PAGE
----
Holy relics: the strange practice of venerating human remains

Suzette Standring
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Eek alert!  In Italy I saw many body parts of saints on display in basilicas and museums.  They represent a centuries-old Roman Catholic belief that the bodies of saints manifest holiness, and therefore, are to be venerated.  It’s very odd.

Take for example, St. Catherine of Siena (1347-1380), a mystic who worked toward peace within the church. She persuaded Pope Gregory XI to move from France, where many popes had ruled, and to return to Italy, restoring it as the seat of papal power.  She is the patron saint of Italy along with St. Francis of Assisi.

Under glass, the finger of Saint Catherine points ever upward. It’s next to a box displaying her whip of metal links used for self-flagellation. Rather ghoulish is her severed head framed on an altar for distant viewing, all at her namesake cathedral in Siena, Basilica Cateriniana San Domenico.

But wait.  I saw more.  At the Museo dell’Opera del Duomo in Florence, the Reliquary Chapel holds 600 relics. Displayed are the finger of John the Baptist, along with a segment of his jawbone and one tooth, along with bits of St. Jerome, bishops and apostles.

A jawbone segment of St. John the Baptist (Florence, Italy)

The artwork of each reliquary is ornate and elaborate, but then, the entire museum is devoted to genius masterpieces and architectural wonders connected with the history of Florence’s Duomo, the Cattedrale di Santa Maria del Fiore, which dates back to 1294.

Italy is sensory overload.

Painting of Mary and Jesus is done by Luke the Apostle. The Cathedral of Mary Maggiore in Rome.

At St. Peter’s Basilica in Vatican City, several giant monuments honor Catholic popes. At the base of an altar, the full remains of Pope Innocent XI (1611-1689) are displayed in a glass coffin. Historically, he helped the poor and fought corruption and nepotism within the church. In his resting place, Pope Innocent XI is dressed in red robes and slippers, with a wax face and hands, but our guide assured me, “Those are his real bones underneath.” He looked like a thin Santa Claus in a glass box.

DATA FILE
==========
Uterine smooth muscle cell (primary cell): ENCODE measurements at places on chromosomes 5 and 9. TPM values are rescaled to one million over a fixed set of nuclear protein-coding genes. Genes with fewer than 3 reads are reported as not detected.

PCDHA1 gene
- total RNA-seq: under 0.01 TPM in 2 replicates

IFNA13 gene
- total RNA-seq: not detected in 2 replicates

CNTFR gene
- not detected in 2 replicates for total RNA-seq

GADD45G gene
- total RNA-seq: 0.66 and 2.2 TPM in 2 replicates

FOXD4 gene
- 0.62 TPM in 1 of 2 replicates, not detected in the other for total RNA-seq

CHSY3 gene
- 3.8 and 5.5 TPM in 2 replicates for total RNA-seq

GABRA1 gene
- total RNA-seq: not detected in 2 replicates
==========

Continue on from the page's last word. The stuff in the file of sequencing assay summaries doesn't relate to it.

Pope Innocent’s body on permanent display at St. Peter’s Basilica in Rome.

Relic containers or “reliquaries” typically hold smaller remains and, according to our guide, in medieval times it was a way to draw thousands to the host cathedral. Such items were revered as holy, with possible curative or miraculous powers. 

Much to my surprise, this practice continues, but with updated rules for stricter handling. For example, consent of family members is now required, and nothing can be sold by auction or on-line.  

Perhaps some feel a sense of spiritual wonder at being “that close” to say, the remains of John the Baptist.  To each his own.  For me, the “eek factor” is a distraction, but on the plus side, it did compel me to research their lives.

The finger of St. John the Baptist, Florence, Italy

Viewing preserved human remains was a macabre experience for me, and my modern mindset tries to understand its value.

I distilled it down to this: when you’re famous, everybody wants a piece of you.